Crash Course: Recent Proposals for Comprehensive Privacy Reform


Google searches for the term “privacy” reached new highs over the past month. The ascension of privacy issues in the national consciousness comes as no surprise considering recent revelations of Cambridge Analytica’s data scandals, Facebook CEO Mark Zuckerberg’s recent testimony before Congress, and prospects of increased regulation on privacy and data.

The concern over privacy is not new. The phrase, “If you’re not paying for it, you are the product,” and similar analogues have become defining sentiments in the information age. Yet, our privacy laws have struggled to keep up. Our current system of protecting privacy exists in a patchwork system that regulates discrete sectors and types of information, often creating overlapping and contradictory protections.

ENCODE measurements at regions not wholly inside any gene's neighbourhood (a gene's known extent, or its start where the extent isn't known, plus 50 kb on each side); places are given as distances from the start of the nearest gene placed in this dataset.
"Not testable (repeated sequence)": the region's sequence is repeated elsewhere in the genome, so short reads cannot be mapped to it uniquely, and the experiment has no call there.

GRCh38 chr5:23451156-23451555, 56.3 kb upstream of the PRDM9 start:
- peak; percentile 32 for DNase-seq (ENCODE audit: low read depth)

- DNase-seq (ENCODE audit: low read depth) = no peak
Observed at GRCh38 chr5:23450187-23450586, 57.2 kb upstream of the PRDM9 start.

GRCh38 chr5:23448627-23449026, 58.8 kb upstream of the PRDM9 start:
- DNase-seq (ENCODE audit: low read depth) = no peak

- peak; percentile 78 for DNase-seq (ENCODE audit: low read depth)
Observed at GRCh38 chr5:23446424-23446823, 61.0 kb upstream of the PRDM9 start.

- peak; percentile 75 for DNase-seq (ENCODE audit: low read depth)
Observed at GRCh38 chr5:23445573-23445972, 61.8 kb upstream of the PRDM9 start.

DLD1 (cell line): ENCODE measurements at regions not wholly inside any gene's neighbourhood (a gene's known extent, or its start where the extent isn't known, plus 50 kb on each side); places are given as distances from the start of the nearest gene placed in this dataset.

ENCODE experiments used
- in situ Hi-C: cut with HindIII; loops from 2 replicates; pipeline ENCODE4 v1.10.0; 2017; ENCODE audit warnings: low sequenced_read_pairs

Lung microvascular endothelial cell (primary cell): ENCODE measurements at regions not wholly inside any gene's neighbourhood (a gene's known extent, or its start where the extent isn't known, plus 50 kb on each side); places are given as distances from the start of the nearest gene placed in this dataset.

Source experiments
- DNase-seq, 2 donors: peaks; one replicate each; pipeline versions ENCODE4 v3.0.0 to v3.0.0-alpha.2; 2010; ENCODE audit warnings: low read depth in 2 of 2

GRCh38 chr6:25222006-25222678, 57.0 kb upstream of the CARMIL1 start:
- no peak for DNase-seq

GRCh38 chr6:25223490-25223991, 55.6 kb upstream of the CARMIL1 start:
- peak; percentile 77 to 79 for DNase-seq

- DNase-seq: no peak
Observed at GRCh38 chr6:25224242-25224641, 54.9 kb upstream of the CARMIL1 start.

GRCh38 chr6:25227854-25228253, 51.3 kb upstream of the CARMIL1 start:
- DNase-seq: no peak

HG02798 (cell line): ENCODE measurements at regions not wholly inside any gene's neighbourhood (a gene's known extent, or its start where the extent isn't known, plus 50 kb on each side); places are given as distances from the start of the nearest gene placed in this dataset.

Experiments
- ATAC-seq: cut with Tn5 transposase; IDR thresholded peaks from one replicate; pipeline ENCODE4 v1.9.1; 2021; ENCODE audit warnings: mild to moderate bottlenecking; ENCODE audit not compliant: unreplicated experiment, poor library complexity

In response to the lagging protections, a majority of Americans have become concerned over the degree to which their privacy is protected. This week, we take stock of some of the proposals for comprehensive privacy reform that have been put forth.


Europe’s General Data Protection Regulation

The General Data Protection Regulation (GDPR) is a rule passed by the European Union in 2016, set to go into effect on May 25th, 2018. Among the chief features of the GDPR are consent, data subject rights, and strong penalties.

The GDPR sets a high bar for consent requirements in obtaining personal data. Any time a company collects personal data on an EU citizen, it must obtain express consent from that person. Individuals also have the right to withdraw their consent at any time. The GDPR specifically states, “It shall be as easy to withdraw as to give consent.” Furthermore, “the request for consent shall be presented in a manner which is clearly distinguishable from the other matters, in an intelligible and easily accessible form, using clear and plain language.” On its face, the GDPR seems to require more than just changing the text of “click to proceed” boxes in order to meet compliance.